A Star is Born – Ryan Norman
‘Are you happy in this modern world?’ asks Bradley Cooper in Shallow, the lead track from A Star Is Born. Despite this being the film’s fourth iteration, Cooper’s directorial execution gives it the contemporary impact it needed. The film tackles mental illness, transgender representation, modern celebrity culture and the changing face of popular music through Cooper’s problematic Jack Maine and Lady Gaga’s up-and-coming star Ally. Aside from some slightly on-the-nose cinematography, the film is skilfully shot, and although the quality of Cooper’s (unedited) vocals is a pleasant surprise, Gaga’s singing is the musical centrepiece. An all-round triumph.
BlacKkKlansman – Oscar Huckle
BlacKkKlansman recounts the true story of Ron Stallworth, the first black detective in the Colorado Springs Police Department, and his successful infiltratration of his local Ku Klux Klan division by putting on a convincing portrayal of a white supremacist over the phone and then getting his Jewish colleague to assume his identity whenever his physical presence was required. This Spike Lee ‘joint’ is a most gripping and infectious account of these fascinating events that interrogates themes of racism and dualities, particularly within the current political climate in America. Lee’s ability to balance weighty subject matter with multiple laugh-out-loud moments makes this a film deserving of attention this Awards season.
Black Panther – Gus Edgar-Chan
Most Marvel films are fun, but few manage to reach the status of cultural icon. Black Panther is a far more nuanced, considered film than its tights-donning brethren, examining the dynamics between African-American citizens and their native homeland, studying the limits of technological advancement, and revelling in the mish-mash of high-tech gizmos and cultural tradition. It helps that Marvel finally gets the villain right, Michael B. Jordan’s antagonist a welcome injection of political pathos, and that the score is killer. Did I mention the war rhinos? It has war rhinos.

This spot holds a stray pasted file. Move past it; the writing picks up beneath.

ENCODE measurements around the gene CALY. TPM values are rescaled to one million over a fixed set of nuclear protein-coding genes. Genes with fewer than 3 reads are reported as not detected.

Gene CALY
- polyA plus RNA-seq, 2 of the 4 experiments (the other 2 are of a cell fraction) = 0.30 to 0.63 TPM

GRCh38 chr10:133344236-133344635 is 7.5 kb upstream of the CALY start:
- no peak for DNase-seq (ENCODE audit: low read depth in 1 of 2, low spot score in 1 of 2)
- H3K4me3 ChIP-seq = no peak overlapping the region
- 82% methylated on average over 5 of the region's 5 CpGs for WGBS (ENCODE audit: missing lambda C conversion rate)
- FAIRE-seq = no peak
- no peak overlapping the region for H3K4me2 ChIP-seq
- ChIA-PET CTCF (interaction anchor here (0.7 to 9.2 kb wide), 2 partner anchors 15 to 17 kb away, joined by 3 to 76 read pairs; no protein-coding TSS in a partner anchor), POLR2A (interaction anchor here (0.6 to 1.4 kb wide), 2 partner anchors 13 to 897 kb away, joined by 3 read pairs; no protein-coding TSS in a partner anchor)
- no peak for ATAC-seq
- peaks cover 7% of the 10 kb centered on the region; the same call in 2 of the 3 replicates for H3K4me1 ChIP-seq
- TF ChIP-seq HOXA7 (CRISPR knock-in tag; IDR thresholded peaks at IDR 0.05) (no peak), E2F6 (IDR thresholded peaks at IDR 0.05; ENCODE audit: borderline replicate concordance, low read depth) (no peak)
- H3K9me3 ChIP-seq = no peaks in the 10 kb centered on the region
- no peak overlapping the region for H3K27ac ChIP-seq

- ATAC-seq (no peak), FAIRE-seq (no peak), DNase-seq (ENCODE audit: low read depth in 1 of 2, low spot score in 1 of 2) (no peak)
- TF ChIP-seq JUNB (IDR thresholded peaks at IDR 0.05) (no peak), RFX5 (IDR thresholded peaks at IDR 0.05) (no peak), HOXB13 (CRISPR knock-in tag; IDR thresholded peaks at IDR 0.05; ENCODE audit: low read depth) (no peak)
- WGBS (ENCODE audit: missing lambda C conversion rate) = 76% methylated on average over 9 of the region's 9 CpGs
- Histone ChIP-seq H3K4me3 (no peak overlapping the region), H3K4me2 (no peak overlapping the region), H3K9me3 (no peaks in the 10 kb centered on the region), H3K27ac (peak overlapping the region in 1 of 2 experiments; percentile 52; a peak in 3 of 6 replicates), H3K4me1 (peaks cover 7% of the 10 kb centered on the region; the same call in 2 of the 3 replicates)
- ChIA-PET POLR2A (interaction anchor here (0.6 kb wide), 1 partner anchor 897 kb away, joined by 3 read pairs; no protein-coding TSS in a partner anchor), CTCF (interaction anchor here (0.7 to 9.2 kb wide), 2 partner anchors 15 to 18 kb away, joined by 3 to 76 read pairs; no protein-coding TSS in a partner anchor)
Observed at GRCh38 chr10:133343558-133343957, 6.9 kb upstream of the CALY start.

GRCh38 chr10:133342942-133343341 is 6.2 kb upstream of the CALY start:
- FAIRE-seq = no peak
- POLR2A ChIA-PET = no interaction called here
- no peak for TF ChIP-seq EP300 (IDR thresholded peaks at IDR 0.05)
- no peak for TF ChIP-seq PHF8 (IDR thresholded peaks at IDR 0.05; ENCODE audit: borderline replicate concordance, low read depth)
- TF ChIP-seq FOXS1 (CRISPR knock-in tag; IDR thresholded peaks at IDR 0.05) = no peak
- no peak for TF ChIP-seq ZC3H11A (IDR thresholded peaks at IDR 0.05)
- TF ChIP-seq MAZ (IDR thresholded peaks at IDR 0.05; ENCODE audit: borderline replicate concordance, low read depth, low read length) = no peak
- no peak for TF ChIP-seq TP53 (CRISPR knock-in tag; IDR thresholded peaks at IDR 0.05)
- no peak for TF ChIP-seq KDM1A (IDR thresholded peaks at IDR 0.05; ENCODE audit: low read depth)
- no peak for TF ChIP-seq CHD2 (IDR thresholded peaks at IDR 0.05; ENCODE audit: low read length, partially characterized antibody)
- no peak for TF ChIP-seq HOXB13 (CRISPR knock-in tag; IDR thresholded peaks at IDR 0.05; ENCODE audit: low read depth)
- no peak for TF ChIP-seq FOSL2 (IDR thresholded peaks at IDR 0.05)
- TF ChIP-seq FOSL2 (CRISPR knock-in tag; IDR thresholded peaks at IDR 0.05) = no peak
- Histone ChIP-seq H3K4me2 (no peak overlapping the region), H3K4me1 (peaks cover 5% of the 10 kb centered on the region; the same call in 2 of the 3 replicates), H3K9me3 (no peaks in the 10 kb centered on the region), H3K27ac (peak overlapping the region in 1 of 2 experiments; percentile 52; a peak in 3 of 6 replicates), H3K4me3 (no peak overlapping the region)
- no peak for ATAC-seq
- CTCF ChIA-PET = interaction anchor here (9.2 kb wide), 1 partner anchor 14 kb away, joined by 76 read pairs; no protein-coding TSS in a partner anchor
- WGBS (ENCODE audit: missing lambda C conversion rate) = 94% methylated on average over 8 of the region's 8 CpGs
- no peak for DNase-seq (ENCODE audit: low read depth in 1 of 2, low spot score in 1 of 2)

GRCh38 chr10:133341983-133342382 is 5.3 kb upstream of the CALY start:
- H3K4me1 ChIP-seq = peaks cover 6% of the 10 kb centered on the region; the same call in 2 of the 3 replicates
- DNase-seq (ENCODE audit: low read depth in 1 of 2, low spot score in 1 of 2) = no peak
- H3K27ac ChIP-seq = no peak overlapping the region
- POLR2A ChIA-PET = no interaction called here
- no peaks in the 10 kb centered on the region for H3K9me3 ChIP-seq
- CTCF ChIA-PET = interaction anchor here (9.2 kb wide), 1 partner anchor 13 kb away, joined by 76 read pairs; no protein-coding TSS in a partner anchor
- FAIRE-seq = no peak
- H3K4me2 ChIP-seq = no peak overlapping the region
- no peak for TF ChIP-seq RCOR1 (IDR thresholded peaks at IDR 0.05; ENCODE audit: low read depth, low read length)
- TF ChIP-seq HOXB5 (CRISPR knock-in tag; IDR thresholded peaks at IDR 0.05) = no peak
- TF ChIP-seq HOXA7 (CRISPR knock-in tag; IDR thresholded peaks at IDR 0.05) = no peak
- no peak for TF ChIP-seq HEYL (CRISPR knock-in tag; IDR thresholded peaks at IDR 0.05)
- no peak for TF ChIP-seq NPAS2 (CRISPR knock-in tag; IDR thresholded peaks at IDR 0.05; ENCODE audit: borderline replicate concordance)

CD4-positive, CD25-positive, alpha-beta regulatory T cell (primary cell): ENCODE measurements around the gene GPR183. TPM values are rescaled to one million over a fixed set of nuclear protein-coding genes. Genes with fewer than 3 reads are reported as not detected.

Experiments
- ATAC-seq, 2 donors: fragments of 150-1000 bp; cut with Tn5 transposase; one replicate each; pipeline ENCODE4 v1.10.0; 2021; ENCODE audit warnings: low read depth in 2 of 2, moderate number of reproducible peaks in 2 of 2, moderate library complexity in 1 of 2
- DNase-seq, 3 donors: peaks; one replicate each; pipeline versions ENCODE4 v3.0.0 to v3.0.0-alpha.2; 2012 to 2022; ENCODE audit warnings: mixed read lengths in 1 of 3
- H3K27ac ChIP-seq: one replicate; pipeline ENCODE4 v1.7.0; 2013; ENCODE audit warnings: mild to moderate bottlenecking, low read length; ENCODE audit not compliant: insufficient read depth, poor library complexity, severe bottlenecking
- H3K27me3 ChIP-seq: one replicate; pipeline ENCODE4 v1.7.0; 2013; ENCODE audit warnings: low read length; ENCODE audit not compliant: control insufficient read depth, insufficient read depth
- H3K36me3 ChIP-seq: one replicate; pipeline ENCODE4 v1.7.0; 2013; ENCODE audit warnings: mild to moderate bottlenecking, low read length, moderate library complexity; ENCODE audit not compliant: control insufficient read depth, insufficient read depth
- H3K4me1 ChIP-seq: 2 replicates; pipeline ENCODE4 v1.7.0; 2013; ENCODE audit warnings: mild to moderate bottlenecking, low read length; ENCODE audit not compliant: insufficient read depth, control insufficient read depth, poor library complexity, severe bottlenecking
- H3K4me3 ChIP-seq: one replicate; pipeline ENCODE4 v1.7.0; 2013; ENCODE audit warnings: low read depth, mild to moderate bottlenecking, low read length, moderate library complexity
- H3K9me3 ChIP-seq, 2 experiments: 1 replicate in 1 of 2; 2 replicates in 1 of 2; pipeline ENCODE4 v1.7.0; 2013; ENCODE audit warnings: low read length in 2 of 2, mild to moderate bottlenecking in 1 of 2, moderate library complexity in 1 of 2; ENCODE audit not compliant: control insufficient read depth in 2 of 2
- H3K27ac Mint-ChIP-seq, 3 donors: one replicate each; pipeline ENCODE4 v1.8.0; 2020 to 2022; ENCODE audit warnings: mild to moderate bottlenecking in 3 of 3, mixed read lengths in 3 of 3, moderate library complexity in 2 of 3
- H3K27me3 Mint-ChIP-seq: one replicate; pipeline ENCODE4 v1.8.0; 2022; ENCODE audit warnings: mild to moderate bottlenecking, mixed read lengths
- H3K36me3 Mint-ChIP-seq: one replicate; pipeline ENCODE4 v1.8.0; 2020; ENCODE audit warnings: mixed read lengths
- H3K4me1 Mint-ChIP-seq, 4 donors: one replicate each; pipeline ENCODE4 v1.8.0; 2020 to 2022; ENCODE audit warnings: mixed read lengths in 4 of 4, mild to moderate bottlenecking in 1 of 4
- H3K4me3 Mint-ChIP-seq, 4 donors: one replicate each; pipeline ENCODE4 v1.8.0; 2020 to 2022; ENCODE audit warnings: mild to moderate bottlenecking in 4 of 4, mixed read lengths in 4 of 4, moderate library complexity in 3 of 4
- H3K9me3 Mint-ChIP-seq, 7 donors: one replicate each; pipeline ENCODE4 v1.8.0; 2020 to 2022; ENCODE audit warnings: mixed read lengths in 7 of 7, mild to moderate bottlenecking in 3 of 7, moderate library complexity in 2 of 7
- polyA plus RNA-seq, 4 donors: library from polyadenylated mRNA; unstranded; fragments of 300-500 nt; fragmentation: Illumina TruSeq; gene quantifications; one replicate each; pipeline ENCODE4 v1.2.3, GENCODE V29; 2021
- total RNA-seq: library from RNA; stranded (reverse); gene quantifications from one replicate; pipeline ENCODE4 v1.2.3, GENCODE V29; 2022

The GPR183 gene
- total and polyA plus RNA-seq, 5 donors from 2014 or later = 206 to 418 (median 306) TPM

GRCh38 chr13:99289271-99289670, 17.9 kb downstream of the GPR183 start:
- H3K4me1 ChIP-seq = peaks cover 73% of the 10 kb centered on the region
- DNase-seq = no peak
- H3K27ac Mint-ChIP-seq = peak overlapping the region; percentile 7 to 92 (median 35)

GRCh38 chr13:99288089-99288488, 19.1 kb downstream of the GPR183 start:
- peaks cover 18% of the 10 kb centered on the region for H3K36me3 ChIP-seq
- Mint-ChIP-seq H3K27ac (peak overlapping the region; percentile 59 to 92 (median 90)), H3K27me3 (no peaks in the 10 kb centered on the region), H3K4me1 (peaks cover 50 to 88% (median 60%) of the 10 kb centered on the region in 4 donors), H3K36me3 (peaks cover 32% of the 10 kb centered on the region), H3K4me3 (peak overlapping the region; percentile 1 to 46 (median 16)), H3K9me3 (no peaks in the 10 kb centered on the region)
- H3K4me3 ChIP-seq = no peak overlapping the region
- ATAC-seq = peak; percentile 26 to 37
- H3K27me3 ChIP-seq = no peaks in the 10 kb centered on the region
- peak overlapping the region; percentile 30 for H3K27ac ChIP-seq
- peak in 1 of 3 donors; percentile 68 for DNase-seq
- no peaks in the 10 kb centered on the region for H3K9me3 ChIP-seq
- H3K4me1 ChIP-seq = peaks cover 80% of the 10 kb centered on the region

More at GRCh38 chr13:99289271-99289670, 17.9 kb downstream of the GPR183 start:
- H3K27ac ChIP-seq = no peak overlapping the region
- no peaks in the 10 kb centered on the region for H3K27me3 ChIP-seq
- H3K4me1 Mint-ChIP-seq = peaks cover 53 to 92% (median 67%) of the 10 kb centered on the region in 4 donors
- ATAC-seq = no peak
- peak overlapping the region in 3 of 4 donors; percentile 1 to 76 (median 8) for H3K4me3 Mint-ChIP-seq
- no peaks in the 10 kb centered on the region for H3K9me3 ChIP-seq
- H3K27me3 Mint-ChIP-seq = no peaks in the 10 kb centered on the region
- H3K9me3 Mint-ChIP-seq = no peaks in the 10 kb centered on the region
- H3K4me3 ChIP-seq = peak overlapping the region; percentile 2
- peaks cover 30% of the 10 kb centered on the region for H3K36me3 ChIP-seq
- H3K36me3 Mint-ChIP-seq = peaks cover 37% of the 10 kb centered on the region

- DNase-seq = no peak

Bohemian Rhapsody – Abi Steer
Bohemian Rhapsody is the perfect example of why a film should be nominated for the Oscars. It is the story of Queen, but becomes inherently wrapped up in depictions of sexuality, race, and eventually the cultural discussion of AIDs in the 80s and 90s. It discusses these themes without derision or scorn, introducing them predominately through lead-singer Freddie Mercury, played outstandingly by Rami Malek, who brings this entire film together. The genuine development of the characters paired with the nostalgia of the frequent musical montages tugs at the heartstrings and cements this film as the best 2018 can offer.
The Favourite – Maya Coomarasamy
The Favourite takes the classic period drama and adds a punk flair, an expletive riddled script and a lesbian love triangle. In this heavily embellished portrayal of the relations between Queen Anne (Olivia Colman) and her two lovers, cousins Sarah (Rachel Weisz) and Abigail (Emma Stone), audiences see the devious ways in which the women fought for the Queen’s attention, in order to get the coveted role of her ‘favourite’. Whilst the story focuses on the latter ladies, Colman steals the limelight away from the quarrelling cousins in her award-winning depiction of the childish and irrational queen.
Roma – Laura Venning
Alfonso Cuaron’s Roma is the bookie’s favourite to win Best Picture for a reason. 1970s Mexico City seems to come to life before us as seen through the eyes of Cleo (a quietly magnificent performance from first time actress Yalitza Aparicio), a young maid for an upper-middle class family. While the naturalistic street scenes and black and white cinematography are reminiscent of Italian Neo-Realism, the film possesses a strange magic that renders even the most ordinary domestic tasks extraordinary. A heart-wrenching climax makes Roma a truly unforgettable experience, whether seen on Netflix or on the big screen.